The upshot is apart from some very narrow exceptions the obligation to free speech exists independent of the content of that speech. This is one of the most fundamental precepts of free speech in a democracy. There is no need for protection for saying things people agree with, things that are not challenging or debatable or offensive. Free speech is not needed for the weather and sports parts of the news. Instead, free speech is there to allow for the most rude, offensive, hateful stuff someone can imagine. The true tests for a democracy come at the edges, not in the middle.

    That is why it should make a college age ACLU donor proud to know her $25 contribution helps both BLM and Nazis to say what they think, but it apparently does not. Some 69 percent of American college students believe hate speech (defined as “language intentionally offensive to certain groups”) should be (unconstitutionally) banned.

    A professor at New York University wrote plainly, albeit as if he was unaware of the Constitution, “Freedom of speech means balancing the inherent value of a given view with the obligation to ensure that other members of a given community can participate in discourse as fully recognized members of that community. Free-speech protections — not only but especially in universities, which aim to educate students in how to belong to various communities — should not mean that someone’s humanity, or their right to participate in political speech as political agents, can be freely attacked, demeaned or questioned… [I]nvoking a pure model of free speech that has never existed, the dangers to our democracy are clear and present.”

    The good people at NYU who believe in censoring speech have some opposition. Justice Oliver Wendell Holmes declared unpopular ideas should have their opportunity to compete in the “marketplace of ideas,” understanding free speech is not an ends but a means in a democracy. Justice Louis Brandeis held people must discuss and criticize ideas, that free speech is not only an abstract virtue but also a key element that lies at the heart of a democratic society. Even the fact that speech is likely to result in “violence or in destruction of property is not enough to justify its suppression.” Brandeis concluded “the deterrents ordinarily to be applied to prevent” violence and disruption “are education and punishment for violations of the law, not abridgment of free speech.”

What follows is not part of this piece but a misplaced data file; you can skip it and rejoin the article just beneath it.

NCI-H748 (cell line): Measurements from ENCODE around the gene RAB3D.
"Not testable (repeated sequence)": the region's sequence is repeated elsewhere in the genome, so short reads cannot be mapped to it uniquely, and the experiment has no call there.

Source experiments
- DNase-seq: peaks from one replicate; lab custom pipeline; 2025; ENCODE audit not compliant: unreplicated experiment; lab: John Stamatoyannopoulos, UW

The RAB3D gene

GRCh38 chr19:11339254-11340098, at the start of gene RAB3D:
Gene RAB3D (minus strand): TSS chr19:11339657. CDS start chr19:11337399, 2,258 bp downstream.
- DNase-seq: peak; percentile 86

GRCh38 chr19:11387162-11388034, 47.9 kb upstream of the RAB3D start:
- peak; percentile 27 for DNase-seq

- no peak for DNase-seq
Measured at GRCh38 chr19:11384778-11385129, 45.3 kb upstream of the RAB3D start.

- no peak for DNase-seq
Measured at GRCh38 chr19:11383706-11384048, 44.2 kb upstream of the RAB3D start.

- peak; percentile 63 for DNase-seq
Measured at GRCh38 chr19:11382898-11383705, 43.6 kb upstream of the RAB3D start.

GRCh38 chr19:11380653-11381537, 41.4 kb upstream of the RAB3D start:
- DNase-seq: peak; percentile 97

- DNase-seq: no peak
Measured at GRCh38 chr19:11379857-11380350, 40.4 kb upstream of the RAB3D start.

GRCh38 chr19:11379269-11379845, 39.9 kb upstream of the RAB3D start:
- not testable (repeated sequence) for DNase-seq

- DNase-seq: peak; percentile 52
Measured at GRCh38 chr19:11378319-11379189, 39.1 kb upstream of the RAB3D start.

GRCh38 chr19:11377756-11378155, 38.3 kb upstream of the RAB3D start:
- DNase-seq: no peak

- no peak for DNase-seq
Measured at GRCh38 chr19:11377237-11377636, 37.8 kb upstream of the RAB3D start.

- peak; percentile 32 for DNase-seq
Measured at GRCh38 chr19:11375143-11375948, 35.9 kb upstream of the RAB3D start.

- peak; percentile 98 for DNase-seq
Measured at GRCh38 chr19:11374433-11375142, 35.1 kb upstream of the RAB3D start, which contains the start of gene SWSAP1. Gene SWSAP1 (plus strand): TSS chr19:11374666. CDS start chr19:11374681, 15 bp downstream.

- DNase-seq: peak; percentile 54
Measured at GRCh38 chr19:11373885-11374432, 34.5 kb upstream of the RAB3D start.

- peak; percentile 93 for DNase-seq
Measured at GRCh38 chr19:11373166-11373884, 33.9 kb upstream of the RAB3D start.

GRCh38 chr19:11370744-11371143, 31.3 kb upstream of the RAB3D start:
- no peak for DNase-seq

Bottom Line: There is no justification for restricting speech so that people are not offended. Speech may offend, indeed that may be its point, but bad ideas are then defeated by better ideas. It’s the law.

     

    What’s Said May Provoke Violence (Public Safety)

    The idea a university or other venue cannot assure a speaker’s safety, or that the speaker’s presence may provoke violent protests, or that the institution just doesn’t want to go to the trouble or expense of protecting a controversial speaker has become a go-to justification for canceling or restricting speech. Berkeley cited this in canceling and then de-platforming (rescheduling her when most students would not be on campus) Ann Coulter, and New York University cited the same justification for canceling a conservative speaker.

    Short Answer: Canceling a speaker to protect them or public safety is the absolute last resort, and some risk to safety is part of the cost to a free society for unfettered speech.

    The most glaring misuse of this argument is when such a justification is applied only toward one strain of speech, say unilaterally against conservative speakers and not against others. The conclusion can only be danger comes from unpopular ideas based solely on their being presented on a left-leaning campus. The argument of restricting a speaker “for their own safety” who is otherwise willing to take on certain risks to make their voice heard can thus be applied in a biased manner. Restricting speech for safety needs to be content neutral.

    Public safety has been long (mis)-used to silence otherwise protected speech. Such thinking has been used to deny permits for civil rights marches, with law enforcement saying they could not protect the black protesters from the KKK. Both sides in the abortion debate have used this argument as well outside clinics.